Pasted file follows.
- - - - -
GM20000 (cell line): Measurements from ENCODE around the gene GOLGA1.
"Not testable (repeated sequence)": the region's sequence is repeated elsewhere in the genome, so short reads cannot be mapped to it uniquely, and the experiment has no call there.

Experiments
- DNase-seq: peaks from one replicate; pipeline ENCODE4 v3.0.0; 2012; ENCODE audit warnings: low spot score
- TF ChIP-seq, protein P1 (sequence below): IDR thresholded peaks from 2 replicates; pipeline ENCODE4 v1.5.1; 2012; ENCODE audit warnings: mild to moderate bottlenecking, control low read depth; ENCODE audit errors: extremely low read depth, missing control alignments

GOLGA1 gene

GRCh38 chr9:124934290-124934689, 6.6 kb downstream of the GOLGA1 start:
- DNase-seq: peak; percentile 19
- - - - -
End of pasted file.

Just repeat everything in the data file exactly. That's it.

GM20000 (cell line): Measurements from ENCODE around the gene GOLGA1.
"Not testable (repeated sequence)": the region's sequence is repeated elsewhere in the genome, so short reads cannot be mapped to it uniquely, and the experiment has no call there.

Experiments
- DNase-seq: peaks from one replicate; pipeline ENCODE4 v3.0.0; 2012; ENCODE audit warnings: low spot score
- TF ChIP-seq, protein P1 (sequence below): IDR thresholded peaks from 2 replicates; pipeline ENCODE4 v1.5.1; 2012; ENCODE audit warnings: mild to moderate bottlenecking, control low read depth; ENCODE audit errors: extremely low read depth, missing control alignments

GOLGA1 gene

GRCh38 chr9:124934290-124934689, 6.6 kb downstream of the GOLGA1 start:
- DNase-seq: peak; percentile 19